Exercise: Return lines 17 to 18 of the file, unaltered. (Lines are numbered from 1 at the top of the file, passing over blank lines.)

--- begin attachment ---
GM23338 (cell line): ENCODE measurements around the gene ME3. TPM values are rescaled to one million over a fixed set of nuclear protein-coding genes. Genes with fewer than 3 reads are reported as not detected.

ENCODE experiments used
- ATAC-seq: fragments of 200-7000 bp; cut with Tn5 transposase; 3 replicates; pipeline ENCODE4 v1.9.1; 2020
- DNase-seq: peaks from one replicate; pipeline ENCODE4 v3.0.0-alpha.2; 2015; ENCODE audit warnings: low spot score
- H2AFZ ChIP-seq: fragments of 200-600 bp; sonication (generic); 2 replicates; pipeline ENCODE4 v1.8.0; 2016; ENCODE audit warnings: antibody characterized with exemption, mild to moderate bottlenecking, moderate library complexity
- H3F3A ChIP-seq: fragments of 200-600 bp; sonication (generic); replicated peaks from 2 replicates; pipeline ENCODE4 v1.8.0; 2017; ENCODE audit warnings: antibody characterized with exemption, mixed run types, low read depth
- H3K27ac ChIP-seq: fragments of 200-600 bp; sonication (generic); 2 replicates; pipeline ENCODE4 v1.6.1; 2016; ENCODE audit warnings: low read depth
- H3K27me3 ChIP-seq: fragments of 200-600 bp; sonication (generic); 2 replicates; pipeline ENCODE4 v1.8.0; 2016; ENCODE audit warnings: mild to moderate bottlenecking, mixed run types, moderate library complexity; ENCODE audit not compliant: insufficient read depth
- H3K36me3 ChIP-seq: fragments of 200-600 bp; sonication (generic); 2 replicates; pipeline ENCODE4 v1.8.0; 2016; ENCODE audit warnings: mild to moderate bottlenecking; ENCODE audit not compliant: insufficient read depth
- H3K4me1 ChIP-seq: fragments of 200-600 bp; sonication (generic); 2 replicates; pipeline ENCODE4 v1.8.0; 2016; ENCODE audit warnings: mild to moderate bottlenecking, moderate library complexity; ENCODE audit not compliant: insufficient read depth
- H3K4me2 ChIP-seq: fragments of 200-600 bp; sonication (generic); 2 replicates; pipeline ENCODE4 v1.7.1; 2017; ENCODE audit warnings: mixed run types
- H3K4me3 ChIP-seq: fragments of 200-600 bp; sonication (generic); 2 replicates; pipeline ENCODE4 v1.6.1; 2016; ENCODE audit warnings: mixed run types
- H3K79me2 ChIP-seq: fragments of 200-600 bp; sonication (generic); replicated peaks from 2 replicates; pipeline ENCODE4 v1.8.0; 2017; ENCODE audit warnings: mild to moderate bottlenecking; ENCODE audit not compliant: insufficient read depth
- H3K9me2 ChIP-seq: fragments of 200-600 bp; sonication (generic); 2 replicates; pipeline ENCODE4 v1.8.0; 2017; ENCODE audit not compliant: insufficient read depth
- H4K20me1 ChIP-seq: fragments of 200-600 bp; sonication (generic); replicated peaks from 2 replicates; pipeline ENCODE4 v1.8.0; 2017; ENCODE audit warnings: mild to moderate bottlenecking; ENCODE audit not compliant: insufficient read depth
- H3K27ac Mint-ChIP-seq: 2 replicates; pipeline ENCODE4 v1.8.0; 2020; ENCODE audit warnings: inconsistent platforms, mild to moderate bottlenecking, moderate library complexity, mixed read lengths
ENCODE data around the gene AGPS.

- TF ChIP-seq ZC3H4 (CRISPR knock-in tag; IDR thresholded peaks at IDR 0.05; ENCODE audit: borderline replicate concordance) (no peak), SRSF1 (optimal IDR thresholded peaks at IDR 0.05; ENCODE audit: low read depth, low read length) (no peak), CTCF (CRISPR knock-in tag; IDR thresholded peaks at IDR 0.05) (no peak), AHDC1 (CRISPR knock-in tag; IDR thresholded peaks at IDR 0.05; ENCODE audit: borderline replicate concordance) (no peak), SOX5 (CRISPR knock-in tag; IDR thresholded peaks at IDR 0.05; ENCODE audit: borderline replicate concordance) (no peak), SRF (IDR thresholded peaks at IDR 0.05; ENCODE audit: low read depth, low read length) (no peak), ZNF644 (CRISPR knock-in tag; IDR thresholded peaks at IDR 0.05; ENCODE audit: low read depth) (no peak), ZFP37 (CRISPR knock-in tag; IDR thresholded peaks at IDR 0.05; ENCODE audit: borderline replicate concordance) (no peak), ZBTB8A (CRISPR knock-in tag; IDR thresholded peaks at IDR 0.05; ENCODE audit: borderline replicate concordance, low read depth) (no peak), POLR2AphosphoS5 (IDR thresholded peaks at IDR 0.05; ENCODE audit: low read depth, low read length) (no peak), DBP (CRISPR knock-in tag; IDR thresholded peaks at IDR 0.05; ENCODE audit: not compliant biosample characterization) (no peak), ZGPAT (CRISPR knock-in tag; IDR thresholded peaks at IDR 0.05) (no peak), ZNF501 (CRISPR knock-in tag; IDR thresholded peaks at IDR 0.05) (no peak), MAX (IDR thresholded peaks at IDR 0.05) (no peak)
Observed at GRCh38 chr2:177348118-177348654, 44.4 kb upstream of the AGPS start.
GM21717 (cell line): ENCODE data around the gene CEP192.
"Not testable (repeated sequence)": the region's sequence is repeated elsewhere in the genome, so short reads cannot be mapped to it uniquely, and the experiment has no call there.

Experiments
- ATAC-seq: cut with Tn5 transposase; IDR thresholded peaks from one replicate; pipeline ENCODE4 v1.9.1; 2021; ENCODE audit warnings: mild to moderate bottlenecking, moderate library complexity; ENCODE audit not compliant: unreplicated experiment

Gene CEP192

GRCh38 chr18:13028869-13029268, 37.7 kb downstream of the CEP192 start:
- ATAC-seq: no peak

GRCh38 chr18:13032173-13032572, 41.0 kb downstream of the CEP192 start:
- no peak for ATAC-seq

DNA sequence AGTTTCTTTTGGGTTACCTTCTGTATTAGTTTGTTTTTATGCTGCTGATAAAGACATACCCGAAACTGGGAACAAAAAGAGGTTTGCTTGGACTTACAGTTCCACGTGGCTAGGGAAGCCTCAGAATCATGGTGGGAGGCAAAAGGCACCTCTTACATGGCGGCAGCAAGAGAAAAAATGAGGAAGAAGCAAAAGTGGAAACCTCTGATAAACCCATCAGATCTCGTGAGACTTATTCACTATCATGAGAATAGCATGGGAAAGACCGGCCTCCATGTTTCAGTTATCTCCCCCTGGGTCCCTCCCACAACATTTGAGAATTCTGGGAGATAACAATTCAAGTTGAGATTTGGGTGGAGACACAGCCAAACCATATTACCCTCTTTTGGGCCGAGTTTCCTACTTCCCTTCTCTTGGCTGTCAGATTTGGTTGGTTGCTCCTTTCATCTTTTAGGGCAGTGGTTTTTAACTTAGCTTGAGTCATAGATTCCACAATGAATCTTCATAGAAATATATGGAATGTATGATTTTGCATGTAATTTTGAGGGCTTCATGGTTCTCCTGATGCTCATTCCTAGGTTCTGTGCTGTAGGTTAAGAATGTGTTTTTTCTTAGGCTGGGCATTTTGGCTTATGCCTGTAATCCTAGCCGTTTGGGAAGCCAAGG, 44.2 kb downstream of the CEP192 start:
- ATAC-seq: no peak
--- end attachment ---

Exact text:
ENCODE data around the gene AGPS.

- TF ChIP-seq ZC3H4 (CRISPR knock-in tag; IDR thresholded peaks at IDR 0.05; ENCODE audit: borderline replicate concordance) (no peak), SRSF1 (optimal IDR thresholded peaks at IDR 0.05; ENCODE audit: low read depth, low read length) (no peak), CTCF (CRISPR knock-in tag; IDR thresholded peaks at IDR 0.05) (no peak), AHDC1 (CRISPR knock-in tag; IDR thresholded peaks at IDR 0.05; ENCODE audit: borderline replicate concordance) (no peak), SOX5 (CRISPR knock-in tag; IDR thresholded peaks at IDR 0.05; ENCODE audit: borderline replicate concordance) (no peak), SRF (IDR thresholded peaks at IDR 0.05; ENCODE audit: low read depth, low read length) (no peak), ZNF644 (CRISPR knock-in tag; IDR thresholded peaks at IDR 0.05; ENCODE audit: low read depth) (no peak), ZFP37 (CRISPR knock-in tag; IDR thresholded peaks at IDR 0.05; ENCODE audit: borderline replicate concordance) (no peak), ZBTB8A (CRISPR knock-in tag; IDR thresholded peaks at IDR 0.05; ENCODE audit: borderline replicate concordance, low read depth) (no peak), POLR2AphosphoS5 (IDR thresholded peaks at IDR 0.05; ENCODE audit: low read depth, low read length) (no peak), DBP (CRISPR knock-in tag; IDR thresholded peaks at IDR 0.05; ENCODE audit: not compliant biosample characterization) (no peak), ZGPAT (CRISPR knock-in tag; IDR thresholded peaks at IDR 0.05) (no peak), ZNF501 (CRISPR knock-in tag; IDR thresholded peaks at IDR 0.05) (no peak), MAX (IDR thresholded peaks at IDR 0.05) (no peak)